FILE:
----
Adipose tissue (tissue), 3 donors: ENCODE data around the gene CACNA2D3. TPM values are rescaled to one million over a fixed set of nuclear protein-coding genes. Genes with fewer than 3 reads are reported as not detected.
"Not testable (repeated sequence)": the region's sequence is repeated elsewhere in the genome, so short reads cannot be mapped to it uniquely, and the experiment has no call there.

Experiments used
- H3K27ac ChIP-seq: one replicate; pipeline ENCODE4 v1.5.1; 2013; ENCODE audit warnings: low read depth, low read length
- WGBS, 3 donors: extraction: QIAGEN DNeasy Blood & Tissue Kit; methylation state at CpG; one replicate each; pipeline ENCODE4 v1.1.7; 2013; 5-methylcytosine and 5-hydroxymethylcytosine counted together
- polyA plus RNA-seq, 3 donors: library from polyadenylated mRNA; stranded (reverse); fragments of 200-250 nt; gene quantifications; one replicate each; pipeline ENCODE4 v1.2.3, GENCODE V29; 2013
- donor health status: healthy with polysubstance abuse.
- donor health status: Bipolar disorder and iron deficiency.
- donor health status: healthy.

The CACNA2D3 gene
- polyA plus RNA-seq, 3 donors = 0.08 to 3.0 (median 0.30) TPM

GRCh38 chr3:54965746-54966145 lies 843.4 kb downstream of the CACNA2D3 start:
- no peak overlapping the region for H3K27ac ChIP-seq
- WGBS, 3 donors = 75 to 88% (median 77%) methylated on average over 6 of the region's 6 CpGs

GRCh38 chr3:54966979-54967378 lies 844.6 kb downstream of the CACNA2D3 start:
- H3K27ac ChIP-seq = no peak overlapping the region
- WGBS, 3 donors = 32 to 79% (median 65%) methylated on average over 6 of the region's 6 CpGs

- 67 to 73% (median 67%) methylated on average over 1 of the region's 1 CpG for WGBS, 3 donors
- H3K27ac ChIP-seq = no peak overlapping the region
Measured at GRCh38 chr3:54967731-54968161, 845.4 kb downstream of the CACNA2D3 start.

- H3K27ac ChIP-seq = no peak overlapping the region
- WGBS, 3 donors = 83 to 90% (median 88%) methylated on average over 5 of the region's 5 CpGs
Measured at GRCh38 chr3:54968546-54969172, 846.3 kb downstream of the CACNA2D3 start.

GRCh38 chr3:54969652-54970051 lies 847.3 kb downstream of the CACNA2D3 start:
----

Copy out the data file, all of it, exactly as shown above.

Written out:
Adipose tissue (tissue), 3 donors: ENCODE data around the gene CACNA2D3. TPM values are rescaled to one million over a fixed set of nuclear protein-coding genes. Genes with fewer than 3 reads are reported as not detected.
"Not testable (repeated sequence)": the region's sequence is repeated elsewhere in the genome, so short reads cannot be mapped to it uniquely, and the experiment has no call there.

Experiments used
- H3K27ac ChIP-seq: one replicate; pipeline ENCODE4 v1.5.1; 2013; ENCODE audit warnings: low read depth, low read length
- WGBS, 3 donors: extraction: QIAGEN DNeasy Blood & Tissue Kit; methylation state at CpG; one replicate each; pipeline ENCODE4 v1.1.7; 2013; 5-methylcytosine and 5-hydroxymethylcytosine counted together
- polyA plus RNA-seq, 3 donors: library from polyadenylated mRNA; stranded (reverse); fragments of 200-250 nt; gene quantifications; one replicate each; pipeline ENCODE4 v1.2.3, GENCODE V29; 2013
- donor health status: healthy with polysubstance abuse.
- donor health status: Bipolar disorder and iron deficiency.
- donor health status: healthy.

The CACNA2D3 gene
- polyA plus RNA-seq, 3 donors = 0.08 to 3.0 (median 0.30) TPM

GRCh38 chr3:54965746-54966145 lies 843.4 kb downstream of the CACNA2D3 start:
- no peak overlapping the region for H3K27ac ChIP-seq
- WGBS, 3 donors = 75 to 88% (median 77%) methylated on average over 6 of the region's 6 CpGs

GRCh38 chr3:54966979-54967378 lies 844.6 kb downstream of the CACNA2D3 start:
- H3K27ac ChIP-seq = no peak overlapping the region
- WGBS, 3 donors = 32 to 79% (median 65%) methylated on average over 6 of the region's 6 CpGs

- 67 to 73% (median 67%) methylated on average over 1 of the region's 1 CpG for WGBS, 3 donors
- H3K27ac ChIP-seq = no peak overlapping the region
Measured at GRCh38 chr3:54967731-54968161, 845.4 kb downstream of the CACNA2D3 start.

- H3K27ac ChIP-seq = no peak overlapping the region
- WGBS, 3 donors = 83 to 90% (median 88%) methylated on average over 5 of the region's 5 CpGs
Measured at GRCh38 chr3:54968546-54969172, 846.3 kb downstream of the CACNA2D3 start.

GRCh38 chr3:54969652-54970051 lies 847.3 kb downstream of the CACNA2D3 start: